In my nearly 49 year old nursey brain, I know that nobody stays on this earth forever. I’ve seen so many people die, I can’t count them all and I feel badly about that. I do remember some individuals that I’d gotten particularly close to, who had been at the places I’d worked for quite a while, or who died from something uncommon. But for the most part, they were ‘just’ really sweet people whose bodies had given out. I do remember feeling that their absence would be incredibly sad for their families and friends. I spoke to many of them, and sometimes I was the one to give them the news. I always hated those phone calls. Nothing good comes from a phone call in the middle of the night from a hospital or nursing home.
As I was growing up, I had the incredible fortune to be sent to summer camp for one week each summer to Timber-lee Christian Center in East Troy, WI. Starting when I was 8 years old, and getting ready to start 4th grade (I was young for my class), I went every summer until I was 15, and getting ready to start my junior year of high school. I met some really neat people, and a few of them left lifelong impressions. When I got to work there in the summers on the ‘summer staff’, I was thrilled. The summer before my senior year in high school, freshmen year of college, and between the spring and fall semesters in college (1/2 of that summer), I spent up to three months working at camp- loving every minute of it. It was my spiritual home, and I learned more about the love of God through Christians there than anywhere else. I still consider it the place where God became real to me.
I grew up in a solid church. The people there were very nice people, and there were several who were living examples of God’s love- but camp was different. I grew up with a mom who didn’t show much affection. She loved me (it took decades to really understand that), but I didn’t ‘feel’ it. As a kid, I didn’t know if she even liked me. It was all about her own ‘stuff’, and had nothing to do with me, but as a child, I had no frame of reference for what her life had been like- just what I saw in how she related to me. She had lost two babies a couple of years apart, from the same newborn disorder, and she never even got to see them after they’d been born. That all happened a few years before I was adopted by her and my dad. The death of a child who was never allowed to bond with a mom does something to a mom. The bonding isn’t only for the baby. I get that now. But as a kid, I just wanted to feel that I mattered to someone, somewhere. I know my dad loved me- never questioned that. But I needed something different, that I didn’t get from a distant, aloof mother. I got that for entire weeks at a time at camp. On summer staff, it was 24/7 for up to three months. Right or wrong, camp was extremely important to me feeling like my existence mattered.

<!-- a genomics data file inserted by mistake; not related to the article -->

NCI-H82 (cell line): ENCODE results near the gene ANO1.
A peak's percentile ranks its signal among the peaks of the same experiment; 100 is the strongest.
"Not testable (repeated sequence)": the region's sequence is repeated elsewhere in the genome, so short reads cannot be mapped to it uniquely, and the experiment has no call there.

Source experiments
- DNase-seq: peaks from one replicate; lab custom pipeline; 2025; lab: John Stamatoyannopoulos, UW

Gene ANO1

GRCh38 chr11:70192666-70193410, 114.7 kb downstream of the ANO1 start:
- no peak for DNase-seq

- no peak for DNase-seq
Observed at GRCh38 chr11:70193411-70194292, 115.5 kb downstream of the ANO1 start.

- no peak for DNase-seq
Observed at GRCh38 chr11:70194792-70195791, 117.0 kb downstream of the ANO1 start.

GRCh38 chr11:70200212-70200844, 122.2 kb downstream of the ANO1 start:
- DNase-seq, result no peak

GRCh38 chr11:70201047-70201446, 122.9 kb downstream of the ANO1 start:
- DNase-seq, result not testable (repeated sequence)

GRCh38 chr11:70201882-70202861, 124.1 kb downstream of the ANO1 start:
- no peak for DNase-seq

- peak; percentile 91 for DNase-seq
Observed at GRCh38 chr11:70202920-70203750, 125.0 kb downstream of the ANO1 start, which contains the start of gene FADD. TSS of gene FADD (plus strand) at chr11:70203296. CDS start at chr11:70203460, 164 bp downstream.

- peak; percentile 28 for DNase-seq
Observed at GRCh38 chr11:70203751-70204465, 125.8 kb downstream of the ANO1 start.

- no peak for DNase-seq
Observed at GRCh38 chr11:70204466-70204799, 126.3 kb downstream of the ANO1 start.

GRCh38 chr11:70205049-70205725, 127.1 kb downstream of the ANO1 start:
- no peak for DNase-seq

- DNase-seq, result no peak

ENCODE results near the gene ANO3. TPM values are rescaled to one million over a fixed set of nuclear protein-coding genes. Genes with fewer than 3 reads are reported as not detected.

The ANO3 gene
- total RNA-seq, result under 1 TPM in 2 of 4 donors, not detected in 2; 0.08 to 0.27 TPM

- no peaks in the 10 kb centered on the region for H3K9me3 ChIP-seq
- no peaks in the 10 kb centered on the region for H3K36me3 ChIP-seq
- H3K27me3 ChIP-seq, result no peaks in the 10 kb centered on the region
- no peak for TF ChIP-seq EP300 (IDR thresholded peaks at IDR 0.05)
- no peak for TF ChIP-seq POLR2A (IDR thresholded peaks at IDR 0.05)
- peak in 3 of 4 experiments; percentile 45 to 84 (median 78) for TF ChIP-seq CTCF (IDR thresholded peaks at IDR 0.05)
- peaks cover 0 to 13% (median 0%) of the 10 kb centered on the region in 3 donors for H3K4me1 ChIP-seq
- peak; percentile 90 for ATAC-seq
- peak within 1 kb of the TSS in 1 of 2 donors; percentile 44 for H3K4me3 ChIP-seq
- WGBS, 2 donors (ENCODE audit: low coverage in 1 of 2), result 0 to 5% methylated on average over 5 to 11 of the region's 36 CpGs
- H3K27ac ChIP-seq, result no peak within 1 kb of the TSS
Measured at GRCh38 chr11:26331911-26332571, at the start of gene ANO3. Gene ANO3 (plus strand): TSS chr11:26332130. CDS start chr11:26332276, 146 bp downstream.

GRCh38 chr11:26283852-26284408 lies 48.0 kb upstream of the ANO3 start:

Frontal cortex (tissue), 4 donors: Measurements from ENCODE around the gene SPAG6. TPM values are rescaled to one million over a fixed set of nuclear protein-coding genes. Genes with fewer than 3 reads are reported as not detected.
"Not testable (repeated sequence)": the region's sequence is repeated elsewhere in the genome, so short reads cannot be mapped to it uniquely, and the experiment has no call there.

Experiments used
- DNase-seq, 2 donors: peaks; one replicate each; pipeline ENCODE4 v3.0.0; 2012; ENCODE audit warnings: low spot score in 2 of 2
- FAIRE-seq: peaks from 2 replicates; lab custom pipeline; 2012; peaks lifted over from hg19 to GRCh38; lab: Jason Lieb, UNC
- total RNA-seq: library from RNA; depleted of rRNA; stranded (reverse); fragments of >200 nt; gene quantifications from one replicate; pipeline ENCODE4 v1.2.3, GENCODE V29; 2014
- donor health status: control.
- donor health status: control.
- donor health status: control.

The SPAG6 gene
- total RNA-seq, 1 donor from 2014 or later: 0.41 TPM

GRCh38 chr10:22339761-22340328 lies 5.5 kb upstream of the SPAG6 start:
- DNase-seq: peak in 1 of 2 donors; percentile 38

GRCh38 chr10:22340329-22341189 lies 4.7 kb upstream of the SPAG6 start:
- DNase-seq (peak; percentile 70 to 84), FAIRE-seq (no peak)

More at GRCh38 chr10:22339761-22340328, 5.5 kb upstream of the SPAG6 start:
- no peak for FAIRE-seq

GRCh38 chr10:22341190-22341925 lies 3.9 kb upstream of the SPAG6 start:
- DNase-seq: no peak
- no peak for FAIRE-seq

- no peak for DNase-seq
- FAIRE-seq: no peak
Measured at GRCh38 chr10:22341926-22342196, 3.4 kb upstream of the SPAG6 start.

I guess that’s why the death of a core member of Timber-lee has hit hard. I never really imagined camp without her. She was the constant person year after year- and she made kids feel like they mattered. On summer staff, I met other people who made me feel like my existence was a good thing, but when I was really young, and into my adolescence, camp is where I really felt like I wasn’t ‘irrelevant’ (not sure what a better word would be), and this one woman was there each year. Camp didn’t exist in my mind without her. With her death, my frame of reference has been broken. I know I’m kind of old to still be hanging on to camp memories, but this place had that much of an impact. It formed a big part of who I am because of the acceptance and understanding I felt there. It’s hard to explain.